Police intervened on Oct. 14 at a race-care event in Anderson, Ind., arresting two men after one of them drove up and onto the hood of his opponent's car. (Rhonda Chalfant/Youtube)

A stock car race at Indiana’s Anderson Speedway descended into chaos Saturday after a driver intentionally drove over another car to spark a fight that ended only after police came out with stun guns and handcuffs.

“We actually had a great day of racing up until then,” Anderson Speedway owner Rick Dawson told the Herald Bulletin (Anderson, Ind.) on Monday.

The incident occurred during the penultimate race of the Stock Car Festival on Saturday night after cars driven by Shawn Cullen, 42, and Jeffrey Swinford made incidental contact three times on the figure-eight track. The last contact sent Cullen off the course, where he remained stopped while Swinford made his way over in his car. The pair appeared to exchange words before Swinford decided to make an even bolder statement. He drove his car straight over the hood of Cullen’s vehicle, which crumpled beneath its weight.

Cullen immediately popped out of the driver’s side window and approached the window of Swinford’s car, which remained perched atop Cullen’s car. Swinford was still inside.

Track security rushed out, as well as police, as Cullen appeared to pummel Swinford through the window. To break up the fight, a police officer eventually tazed Cullen, who fell to the ground. Both drivers were arrested and led off the track in handcuffs.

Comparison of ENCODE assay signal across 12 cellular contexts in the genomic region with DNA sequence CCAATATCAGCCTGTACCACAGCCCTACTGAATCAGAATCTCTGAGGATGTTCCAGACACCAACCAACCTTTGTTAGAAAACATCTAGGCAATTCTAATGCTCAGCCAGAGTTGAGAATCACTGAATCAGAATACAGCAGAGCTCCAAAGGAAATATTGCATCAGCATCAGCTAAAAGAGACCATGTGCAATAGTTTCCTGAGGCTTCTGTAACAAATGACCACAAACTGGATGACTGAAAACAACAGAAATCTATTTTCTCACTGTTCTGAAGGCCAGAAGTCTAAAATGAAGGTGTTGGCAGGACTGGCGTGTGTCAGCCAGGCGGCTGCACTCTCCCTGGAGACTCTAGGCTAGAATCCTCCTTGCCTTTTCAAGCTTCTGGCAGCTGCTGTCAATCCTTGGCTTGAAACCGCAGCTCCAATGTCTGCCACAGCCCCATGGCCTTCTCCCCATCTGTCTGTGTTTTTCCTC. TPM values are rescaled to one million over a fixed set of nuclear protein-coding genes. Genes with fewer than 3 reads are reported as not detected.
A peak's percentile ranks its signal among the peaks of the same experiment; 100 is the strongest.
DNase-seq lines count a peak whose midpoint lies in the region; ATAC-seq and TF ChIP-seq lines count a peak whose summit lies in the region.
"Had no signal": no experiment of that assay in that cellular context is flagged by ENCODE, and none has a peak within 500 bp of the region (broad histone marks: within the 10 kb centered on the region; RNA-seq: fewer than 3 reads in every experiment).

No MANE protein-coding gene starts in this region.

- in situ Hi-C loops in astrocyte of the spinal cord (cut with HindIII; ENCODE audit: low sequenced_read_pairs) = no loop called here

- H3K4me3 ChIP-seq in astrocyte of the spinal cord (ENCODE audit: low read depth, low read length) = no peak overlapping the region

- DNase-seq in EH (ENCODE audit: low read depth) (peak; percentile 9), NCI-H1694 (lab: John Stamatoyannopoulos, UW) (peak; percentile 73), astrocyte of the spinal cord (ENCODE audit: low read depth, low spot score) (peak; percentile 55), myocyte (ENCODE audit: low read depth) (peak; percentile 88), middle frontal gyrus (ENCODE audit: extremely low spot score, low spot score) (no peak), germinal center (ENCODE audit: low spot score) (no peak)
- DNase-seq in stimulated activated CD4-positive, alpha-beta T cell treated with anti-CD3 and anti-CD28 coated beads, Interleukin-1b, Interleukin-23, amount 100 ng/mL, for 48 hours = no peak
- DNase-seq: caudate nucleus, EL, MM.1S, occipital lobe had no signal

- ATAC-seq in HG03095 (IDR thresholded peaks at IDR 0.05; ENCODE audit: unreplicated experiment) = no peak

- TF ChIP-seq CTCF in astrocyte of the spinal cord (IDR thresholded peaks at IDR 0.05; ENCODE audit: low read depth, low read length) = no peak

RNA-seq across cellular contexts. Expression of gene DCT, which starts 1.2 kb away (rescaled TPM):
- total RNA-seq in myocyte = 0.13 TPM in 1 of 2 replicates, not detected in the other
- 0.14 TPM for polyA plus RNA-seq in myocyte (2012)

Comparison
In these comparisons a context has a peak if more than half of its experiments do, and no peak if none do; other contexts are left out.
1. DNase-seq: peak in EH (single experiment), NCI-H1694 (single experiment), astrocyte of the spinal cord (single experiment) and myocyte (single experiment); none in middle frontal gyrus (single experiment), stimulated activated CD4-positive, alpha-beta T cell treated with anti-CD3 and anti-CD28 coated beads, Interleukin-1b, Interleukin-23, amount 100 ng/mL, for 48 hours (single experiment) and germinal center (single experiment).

“Well, a wild night here at Anderson Speedway,” the announcers says over the loudspeakers after the incident ended.

According to the Herald Bulletin, Swinford was charged with misdemeanor criminal recklessness, while Cullen was cited for disorderly contact. Swinford spent the night in Madison County Jail and was released Sunday after posting a $3,000 bond.

Swinford’s biggest punishment, however, might be on the track. Anderson Speedway banned him for life.

“Swinford just got mad and used his car as a weapon. We’ve never had anything like that happen. It’s just beyond my comprehension,” Dawson said. “Swinford will not race at this racetrack as long as I own it, and I plan to own it for a long time.”

While drivers using their cars as weapons may be new for Dawson, it’s been done before. NASCAR driver Carl Edwards once deliberately caused Brad Keselowski to wreck at Atlanta Motor Speedway. Edwards was given a three-race probation for the offense, which caused Keselowski’s vehicle to flip and hurl into the catch-fence in 2010. Keselowski was not injured in the crash.

These kinds of incidents happen outside of the United States, too, including in Great Britain, where a teenage driver at an MSA Formula event intentionally struck another driver. Dan Ticktum was handed a two-year suspension for the action against Ricky Collard in 2015.

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